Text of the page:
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    Description

    1915-S Pan-Pac Round Fifty Dollar, MS65
    Only Two Finer at PCGS

    1915-S $50 Panama-Pacific 50 Dollar Round MS65 PCGS Secure. The 1915-S Panama-Pacific gold coins actually represent two tremendous construction projects. One was the 34-year-long gargantuan construction of the Panama Canal itself; the other was the rebuilding of the City of San Francisco in the decade following the horrific Great Earthquake and Fire of 1906.

    The French symbolically began the disastrous Panama Canal effort in 1880; actual construction began in 1881. One of the first French missteps was putting the French diplomat Ferdinand de Lesseps in charge of the Panama Canal. De Lesseps was a French national hero, called Le Grand Fran├žais (the great Frenchman) by his countrymen, for his completion (in 1869) of the Suez Canal, which connects the Red Sea with the Mediterranean Sea through Egypt -- a flat, level passage through a desert. De Lesseps thought a similar canal could be constructed at sea level through the Isthmus of Panama. De Lesseps only visited Panama once, during the dry season -- its rainy season lasts nine months a year -- and he failed to take into account the huge tidal forces of the Atlantic and Pacific oceans on either side of the Isthmus.

    The two canals, Suez and Panama, could not have been more different in quality and scope.

    Panama was a combination of thick, impenetrable jungle infested with mosquitos, a high mountain range called the Cordillera, and foremost of all the torrential Chagres River. It was 1888 before the French company in charge went bankrupt, after an expenditure of several hundred million francs and the loss of 20,000 lives due to flooding, accidents, mudslides, malaria, and, most of all, the dreaded yellow fever.

    That the Americans succeeded where the French had failed was due to a few key personnel. John F. Stevens (1853-1943) was a brilliant railroad engineer, responsible earlier in his career for building the Great Northern Railway. Arriving in Panama, he soon realized the folly of a sea-level canal, which would be subject to continual flooding from the Chagres. He returned to Washington and personally convinced President Theodore Roosevelt that only a system of engineering hydraulic locks to raise the ships to cross the Cordillera, through the area known as the Culebra Cut, would prevent the American project from meeting the same disaster as had the French. Stevens also recognized that the basic problems of the canal were organizational and logistical. The removal of millions of cubic tons of earth and rock would require complete retooling of the Panama Railway, which had been built in the 1850s.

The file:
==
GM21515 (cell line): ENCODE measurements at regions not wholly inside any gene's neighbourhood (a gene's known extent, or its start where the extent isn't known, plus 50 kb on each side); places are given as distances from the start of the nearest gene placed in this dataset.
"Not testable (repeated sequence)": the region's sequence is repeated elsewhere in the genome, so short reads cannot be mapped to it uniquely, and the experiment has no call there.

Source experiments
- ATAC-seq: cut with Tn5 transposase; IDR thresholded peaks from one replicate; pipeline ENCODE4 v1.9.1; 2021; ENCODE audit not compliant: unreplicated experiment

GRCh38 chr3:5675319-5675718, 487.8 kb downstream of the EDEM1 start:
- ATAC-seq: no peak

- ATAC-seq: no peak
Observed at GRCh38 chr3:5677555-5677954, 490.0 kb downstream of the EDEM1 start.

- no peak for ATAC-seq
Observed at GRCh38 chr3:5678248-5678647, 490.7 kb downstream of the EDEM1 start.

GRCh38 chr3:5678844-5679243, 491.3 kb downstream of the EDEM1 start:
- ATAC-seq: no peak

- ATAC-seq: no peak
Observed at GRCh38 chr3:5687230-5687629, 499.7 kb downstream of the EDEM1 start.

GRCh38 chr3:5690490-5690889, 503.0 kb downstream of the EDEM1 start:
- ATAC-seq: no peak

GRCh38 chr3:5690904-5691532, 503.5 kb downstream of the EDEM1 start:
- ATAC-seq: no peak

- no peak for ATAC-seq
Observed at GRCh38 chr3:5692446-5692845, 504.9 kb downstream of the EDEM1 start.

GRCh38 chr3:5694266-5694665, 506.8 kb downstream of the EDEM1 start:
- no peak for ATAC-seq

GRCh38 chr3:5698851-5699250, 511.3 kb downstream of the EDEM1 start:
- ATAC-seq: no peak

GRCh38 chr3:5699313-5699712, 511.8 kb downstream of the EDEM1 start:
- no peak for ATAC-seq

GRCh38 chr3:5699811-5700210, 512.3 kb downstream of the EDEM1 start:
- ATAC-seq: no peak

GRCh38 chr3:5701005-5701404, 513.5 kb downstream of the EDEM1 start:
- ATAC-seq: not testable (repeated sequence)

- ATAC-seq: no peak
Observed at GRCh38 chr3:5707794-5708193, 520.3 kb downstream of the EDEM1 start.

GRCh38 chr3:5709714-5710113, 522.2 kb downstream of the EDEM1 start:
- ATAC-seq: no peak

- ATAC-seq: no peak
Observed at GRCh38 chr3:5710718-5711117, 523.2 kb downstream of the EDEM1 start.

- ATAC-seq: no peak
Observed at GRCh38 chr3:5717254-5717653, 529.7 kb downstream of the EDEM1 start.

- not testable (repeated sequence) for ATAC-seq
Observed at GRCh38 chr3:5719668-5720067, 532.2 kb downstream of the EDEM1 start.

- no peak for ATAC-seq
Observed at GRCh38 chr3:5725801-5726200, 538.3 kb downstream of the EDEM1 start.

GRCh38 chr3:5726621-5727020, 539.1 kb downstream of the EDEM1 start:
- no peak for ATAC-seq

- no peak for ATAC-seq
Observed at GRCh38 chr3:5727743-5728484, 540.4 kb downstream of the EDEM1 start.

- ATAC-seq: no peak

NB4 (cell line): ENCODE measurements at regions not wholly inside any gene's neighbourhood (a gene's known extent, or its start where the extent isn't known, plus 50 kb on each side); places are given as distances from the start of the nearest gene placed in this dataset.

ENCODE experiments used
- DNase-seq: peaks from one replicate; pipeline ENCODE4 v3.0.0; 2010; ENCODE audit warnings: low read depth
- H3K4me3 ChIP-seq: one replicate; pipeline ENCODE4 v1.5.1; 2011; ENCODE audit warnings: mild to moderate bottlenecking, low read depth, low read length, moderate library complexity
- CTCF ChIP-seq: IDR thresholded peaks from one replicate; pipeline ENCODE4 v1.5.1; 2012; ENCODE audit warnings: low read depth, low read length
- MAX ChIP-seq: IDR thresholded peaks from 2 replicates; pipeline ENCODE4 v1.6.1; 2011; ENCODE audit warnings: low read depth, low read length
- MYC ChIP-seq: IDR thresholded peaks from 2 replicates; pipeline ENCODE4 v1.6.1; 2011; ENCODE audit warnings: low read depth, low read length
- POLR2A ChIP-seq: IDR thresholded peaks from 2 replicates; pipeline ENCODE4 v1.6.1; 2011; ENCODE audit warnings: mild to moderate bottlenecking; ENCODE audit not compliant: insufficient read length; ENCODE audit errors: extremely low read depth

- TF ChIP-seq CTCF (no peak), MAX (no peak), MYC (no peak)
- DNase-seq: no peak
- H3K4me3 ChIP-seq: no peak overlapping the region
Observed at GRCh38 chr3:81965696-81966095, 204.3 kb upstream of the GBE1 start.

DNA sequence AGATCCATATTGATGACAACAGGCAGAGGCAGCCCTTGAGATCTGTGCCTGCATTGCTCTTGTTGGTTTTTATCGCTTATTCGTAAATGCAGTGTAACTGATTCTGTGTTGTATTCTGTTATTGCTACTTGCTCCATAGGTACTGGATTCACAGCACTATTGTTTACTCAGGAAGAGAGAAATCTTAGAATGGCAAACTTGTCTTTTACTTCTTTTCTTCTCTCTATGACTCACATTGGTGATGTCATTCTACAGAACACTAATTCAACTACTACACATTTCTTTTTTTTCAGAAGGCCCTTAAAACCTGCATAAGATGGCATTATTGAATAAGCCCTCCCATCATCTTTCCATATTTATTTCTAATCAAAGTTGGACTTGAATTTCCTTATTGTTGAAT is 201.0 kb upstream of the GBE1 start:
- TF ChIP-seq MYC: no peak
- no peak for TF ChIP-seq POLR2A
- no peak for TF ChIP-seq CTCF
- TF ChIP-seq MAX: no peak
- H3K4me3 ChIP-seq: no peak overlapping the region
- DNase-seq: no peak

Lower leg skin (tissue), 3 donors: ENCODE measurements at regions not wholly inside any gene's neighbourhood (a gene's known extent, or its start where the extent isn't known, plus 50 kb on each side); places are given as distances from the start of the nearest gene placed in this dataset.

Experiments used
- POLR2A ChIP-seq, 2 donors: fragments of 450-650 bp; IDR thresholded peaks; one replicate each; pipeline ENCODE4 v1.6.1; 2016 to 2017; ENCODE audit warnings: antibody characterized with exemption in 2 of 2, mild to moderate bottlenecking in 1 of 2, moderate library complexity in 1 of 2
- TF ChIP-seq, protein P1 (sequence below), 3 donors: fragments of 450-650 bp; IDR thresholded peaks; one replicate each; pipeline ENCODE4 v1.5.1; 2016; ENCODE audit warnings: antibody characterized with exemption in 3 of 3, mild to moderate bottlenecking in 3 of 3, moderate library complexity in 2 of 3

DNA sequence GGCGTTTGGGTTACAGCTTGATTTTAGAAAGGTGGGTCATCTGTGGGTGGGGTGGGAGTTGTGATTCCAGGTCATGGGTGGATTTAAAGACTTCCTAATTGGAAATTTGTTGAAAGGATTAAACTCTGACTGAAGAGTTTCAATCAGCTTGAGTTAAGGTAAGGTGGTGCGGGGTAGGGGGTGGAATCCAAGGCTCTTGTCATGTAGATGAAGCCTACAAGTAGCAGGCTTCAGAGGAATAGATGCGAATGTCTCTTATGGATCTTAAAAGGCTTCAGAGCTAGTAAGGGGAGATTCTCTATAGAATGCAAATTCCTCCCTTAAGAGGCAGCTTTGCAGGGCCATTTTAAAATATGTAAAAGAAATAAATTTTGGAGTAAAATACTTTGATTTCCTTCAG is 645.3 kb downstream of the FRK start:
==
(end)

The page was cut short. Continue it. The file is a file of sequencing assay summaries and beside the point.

And the workforce, skilled and unskilled, to accomplish these tasks had to be enormously augmented. To that end, Stevens implemented community planning and educational systems, oversaw the recruiting of thousands of new laborers, developed mosquito-eradication programs to combat yellow fever, and devised ingenious railroad innovations. He invented a giant swinging boom mounted on a railroad flatcar that could move yards of track at a time without the need for disassembly. And he arranged the cut through the mountain at Culebra so that gravity would help railcars remove the tons of spoilage on each side of the cut, going uphill empty and downhill full.

    But Stevens abruptly resigned in 1907, infuriating President Roosevelt. Roosevelt hired an Army engineer as his replacement. George Washington Goethals was not only a fine engineer, he was also an expert in hydraulics -- a skill that railroad engineer Stevens lacked, and crucial to the eventual building of the giant hydraulic locks that would raise and lower oceangoing vessels moving through the canal.

    Another key to the Panama Canal success was Colonel William P. Gorgas, who realized that yellow fever, the scourge of Panama, was caused by disease-bearing mosquitos, not by unsanitary conditions. Gorgas' mosquito-eradication program finally saved the thousands of workers' lives that would have previously been lost to yellow fever and malaria (also a mosquito-borne ailment).

    It is fitting that the United States' largest gold commemorative coins of the classic era, the 1915-S Pan-Pac fifties, were issued to observe the monumental advances in science, engineering, and medicine that the Panama Canal brought about.

    The rebuilding of San Francisco in the decade following the disastrous 1906 earthquake and fire not only made it a noteworthy locale for the Panama-Pacific exposition, it also turned San Francisco into a world-class destination for travel and tourism, a status that it continues to build upon today.

    Marking the great 1915 exposition is this impressive Panama-Pacific round $50 gold piece. Both sides exhibit the usual soft, frosty yellow-gold mint luster, and lack the typical surface abrasions that are normally encountered on these large gold coins. Population: 25 in 65 (4 in 65+), 2 finer (11/16).
    From The Azalea Collection.(Registry values: N10218) (NGC ID# BYHP, PCGS# 7451)

    Weight: 83.59 grams

    Metal: 90% Gold, 10% Copper


    Learn more at the Newman Numismatic Portal at Washington University in St. Louis.

    View all of [The Azalea Collection ]

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